The Salsa Cowbell 2 handlebars were one of the things i was really looking forward to trying out on this bike. The traditional drop bars aren't exactly comfortable over the course of a couple hundred miles, and having the drops flare out so there's more room for your forearms is a bonus. I like the extra width and stability, and being a gravel/backroad bike it isn't a concern like it may be for cross or road racing. I also like the way the levers mount up and feel on these bars, overall i'm very happy with the comfort and control they afford.
The SRAM rival groupset was something i was curious to see in person. To be honest, i would have expected Force on a "top level" bike, but i was quickly convinced after a few rides that it would be an unnecessary expense to add. The 2x11 groupset has all the good trickle down technology that once only came on Red and Force level parts; front derailleur with Yaw, zero loss shifters, hydro disc brakes with centerline rotors, wi-fli rear derailleurs, well you get the point. Something i take into consideration too is the cost of replacement for the parts and relative benefit of upgrading to the next level group. For this bike, my main concern is to have a reliable drivetrain and braking for the most grueling of terrain and race courses, and the Rival delivers on that front. I'd much rather replace a Rival rear derailleur than a Red one, and i feel that the Rival is a more robust design with the use of alloy over carbon. The one change i made was to go to a 1x front setup on my ride. If i head out to the mountains, i'll throw the 2x back on, but for the majority of what i do i don;t find it necessary. Overall, i like the feel of the Rival setup, the Hydro brakes feel great, the shifting is crisp and after a bout with a gravel road wipeout the front shifters are solid!
DT Swiss wheels come as standard equipment on this model, and they're a nice robust build to handle the rigor they're intended for. I personally ride Velocity USA Ailerons laced to Industry 9 hubs, so i swapped to those fairly early on, but i like having the DT Swiss wheels setup with a different tire option so i can switch between narrow (32-35C) and wider (40-44C) tires if conditions or terrain call for it. I setup the stock wheels tubeless with WTB Nano 40c tires, and i run Kenda Small block 8 32c tires tubeless on my Ailerons.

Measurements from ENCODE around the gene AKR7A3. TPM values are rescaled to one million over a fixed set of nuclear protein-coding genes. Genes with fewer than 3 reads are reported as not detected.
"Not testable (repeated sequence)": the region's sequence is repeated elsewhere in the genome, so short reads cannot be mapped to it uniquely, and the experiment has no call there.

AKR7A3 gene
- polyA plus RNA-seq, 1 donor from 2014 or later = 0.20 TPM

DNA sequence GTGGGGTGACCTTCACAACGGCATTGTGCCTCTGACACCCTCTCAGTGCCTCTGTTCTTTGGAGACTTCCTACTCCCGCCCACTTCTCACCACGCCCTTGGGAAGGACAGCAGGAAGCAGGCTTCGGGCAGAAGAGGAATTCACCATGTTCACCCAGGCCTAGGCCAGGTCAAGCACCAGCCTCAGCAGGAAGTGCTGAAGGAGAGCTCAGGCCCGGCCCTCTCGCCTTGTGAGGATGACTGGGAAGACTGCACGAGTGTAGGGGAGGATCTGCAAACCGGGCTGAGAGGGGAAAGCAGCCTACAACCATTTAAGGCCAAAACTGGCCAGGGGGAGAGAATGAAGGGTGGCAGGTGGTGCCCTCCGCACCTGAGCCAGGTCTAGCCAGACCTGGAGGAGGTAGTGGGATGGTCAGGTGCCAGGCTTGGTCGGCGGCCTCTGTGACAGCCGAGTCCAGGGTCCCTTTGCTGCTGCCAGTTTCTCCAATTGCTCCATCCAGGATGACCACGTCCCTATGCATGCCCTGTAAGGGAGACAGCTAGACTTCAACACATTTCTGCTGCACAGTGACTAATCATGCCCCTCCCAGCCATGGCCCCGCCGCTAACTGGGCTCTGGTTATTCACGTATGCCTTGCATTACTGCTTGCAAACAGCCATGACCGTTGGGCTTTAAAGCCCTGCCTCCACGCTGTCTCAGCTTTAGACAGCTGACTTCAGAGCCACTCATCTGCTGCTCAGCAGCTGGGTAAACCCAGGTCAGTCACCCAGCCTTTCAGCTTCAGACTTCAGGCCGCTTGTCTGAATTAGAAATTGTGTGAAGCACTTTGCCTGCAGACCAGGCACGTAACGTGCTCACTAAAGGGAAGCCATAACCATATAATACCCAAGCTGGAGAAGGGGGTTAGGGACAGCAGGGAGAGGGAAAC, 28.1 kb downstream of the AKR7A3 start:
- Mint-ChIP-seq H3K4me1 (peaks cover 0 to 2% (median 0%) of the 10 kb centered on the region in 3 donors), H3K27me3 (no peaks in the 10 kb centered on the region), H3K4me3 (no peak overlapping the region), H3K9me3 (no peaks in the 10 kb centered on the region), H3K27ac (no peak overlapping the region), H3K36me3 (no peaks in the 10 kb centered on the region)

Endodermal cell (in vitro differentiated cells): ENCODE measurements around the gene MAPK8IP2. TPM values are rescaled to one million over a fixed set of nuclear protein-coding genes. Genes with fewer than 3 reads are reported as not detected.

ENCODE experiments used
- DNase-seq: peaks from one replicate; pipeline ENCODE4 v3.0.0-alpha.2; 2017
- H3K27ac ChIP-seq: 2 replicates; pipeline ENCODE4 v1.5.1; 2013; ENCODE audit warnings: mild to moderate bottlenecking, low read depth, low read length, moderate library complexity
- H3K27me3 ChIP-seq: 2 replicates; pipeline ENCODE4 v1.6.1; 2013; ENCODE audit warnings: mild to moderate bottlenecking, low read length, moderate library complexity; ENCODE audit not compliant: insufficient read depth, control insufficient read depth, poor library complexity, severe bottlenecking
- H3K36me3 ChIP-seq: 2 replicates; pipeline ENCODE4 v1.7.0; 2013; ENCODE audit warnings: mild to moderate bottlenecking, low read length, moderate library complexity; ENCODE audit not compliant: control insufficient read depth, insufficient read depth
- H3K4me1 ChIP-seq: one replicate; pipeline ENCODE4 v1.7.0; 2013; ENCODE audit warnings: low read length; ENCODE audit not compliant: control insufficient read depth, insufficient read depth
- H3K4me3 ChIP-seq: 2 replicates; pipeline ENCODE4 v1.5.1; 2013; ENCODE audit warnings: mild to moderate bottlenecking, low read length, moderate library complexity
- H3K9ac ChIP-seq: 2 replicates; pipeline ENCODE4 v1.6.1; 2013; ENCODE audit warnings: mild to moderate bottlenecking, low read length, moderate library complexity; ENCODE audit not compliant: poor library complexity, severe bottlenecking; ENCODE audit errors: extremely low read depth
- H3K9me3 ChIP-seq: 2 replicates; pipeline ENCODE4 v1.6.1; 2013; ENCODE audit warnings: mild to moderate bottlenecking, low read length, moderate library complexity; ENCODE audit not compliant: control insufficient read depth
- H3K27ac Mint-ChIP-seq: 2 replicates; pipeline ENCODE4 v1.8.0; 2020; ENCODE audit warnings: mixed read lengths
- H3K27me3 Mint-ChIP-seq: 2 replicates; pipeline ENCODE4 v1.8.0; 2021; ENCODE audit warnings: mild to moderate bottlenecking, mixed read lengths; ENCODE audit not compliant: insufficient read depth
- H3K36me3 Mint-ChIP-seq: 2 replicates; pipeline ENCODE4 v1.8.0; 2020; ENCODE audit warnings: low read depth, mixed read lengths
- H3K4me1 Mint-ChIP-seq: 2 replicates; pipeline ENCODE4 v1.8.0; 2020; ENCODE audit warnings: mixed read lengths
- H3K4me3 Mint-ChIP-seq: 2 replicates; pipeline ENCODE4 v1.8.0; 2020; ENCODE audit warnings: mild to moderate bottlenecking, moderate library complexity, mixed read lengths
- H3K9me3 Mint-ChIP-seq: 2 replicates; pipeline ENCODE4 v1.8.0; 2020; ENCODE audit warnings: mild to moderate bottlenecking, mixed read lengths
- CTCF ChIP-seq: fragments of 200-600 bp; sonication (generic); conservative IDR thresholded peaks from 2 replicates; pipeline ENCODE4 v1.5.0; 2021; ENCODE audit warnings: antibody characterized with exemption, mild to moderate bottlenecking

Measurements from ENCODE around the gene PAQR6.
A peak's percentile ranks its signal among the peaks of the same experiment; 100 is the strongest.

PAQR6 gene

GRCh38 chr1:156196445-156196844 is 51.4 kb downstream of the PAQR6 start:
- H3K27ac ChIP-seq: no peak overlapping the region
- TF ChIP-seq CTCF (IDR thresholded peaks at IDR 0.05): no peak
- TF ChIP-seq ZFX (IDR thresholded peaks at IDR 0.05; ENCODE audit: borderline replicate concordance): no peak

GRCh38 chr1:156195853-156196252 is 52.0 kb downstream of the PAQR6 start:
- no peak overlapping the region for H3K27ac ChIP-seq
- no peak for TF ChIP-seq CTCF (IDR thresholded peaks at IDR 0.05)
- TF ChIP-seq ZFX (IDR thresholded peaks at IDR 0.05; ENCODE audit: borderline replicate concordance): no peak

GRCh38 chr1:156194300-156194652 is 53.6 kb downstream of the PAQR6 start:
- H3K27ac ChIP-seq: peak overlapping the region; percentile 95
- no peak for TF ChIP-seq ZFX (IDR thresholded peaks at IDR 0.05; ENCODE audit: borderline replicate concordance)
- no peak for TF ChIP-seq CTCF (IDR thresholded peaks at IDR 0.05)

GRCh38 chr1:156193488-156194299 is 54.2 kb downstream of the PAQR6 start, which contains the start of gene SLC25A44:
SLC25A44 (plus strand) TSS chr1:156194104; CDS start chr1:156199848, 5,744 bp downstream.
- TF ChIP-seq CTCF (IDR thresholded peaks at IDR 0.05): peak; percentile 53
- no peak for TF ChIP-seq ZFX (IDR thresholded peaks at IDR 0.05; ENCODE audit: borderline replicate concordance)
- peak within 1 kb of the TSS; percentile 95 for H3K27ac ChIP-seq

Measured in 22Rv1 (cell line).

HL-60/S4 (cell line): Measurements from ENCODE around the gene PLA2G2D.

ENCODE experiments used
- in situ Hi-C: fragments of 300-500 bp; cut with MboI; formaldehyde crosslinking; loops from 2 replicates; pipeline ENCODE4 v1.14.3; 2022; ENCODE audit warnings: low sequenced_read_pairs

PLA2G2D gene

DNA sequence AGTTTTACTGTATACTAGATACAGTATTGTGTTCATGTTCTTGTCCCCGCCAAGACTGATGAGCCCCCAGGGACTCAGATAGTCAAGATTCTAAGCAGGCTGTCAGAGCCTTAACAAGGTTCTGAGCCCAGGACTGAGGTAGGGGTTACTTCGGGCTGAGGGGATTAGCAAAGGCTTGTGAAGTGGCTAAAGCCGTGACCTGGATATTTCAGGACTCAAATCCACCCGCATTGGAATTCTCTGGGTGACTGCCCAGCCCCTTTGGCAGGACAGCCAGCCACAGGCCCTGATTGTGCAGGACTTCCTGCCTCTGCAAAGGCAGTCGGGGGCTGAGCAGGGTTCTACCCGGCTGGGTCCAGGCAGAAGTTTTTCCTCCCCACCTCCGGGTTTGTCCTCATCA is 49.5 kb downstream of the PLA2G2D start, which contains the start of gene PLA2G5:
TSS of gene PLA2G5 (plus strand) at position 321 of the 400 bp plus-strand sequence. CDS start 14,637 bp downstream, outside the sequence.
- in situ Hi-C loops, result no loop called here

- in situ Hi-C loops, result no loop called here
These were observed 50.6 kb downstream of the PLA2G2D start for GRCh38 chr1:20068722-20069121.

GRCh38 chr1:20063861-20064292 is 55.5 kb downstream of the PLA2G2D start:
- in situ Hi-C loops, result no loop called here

As far as the frameset goes, i like the pop of color that the white offers to my stable, and the green/black/gray banding gives some additional color to tie bottle cages, handlebar tape and other accessories into. Having dual thru axles is a great call on a bike like this, and i very much like the DT Swiss style thru axles with the ratcheting adjustment for the handles, i feel like they have less moving parts than their other thru axle brethren and do the job quite nicely. A big bonus on this frameset is the ample tire and mud clearance! At DK200 this year i very much wish i had the room for mud and wider tires that this frame affords. With the 40c tires there's still more clearance than there is on my cross bike with 32c tires! The compliance built into the flattened chainstays is a very welcome design element on those long days in the saddle. The tube shapes are clean and are easy to strap light batteries, framebags and other accessories to. Having the ability to carry three water bottles is nice as well, and not a feature you find on many bikes. I was skeptical when gravel specific bikes first came out, and figured my cross bike wasn't far off, but i have found that this is far from the truth. The geometry of this bike is far more stable and confidence inspiring than my cross bike on harrowing descents and long stretches of loose gravel. I suppose if you only find yourself riding gravel from time to time then a cross bike will do the trick, but for as often as i find myself riding two-tracks, fire-roads, gravel and the ilk i find it very nice to have a steed built for the task!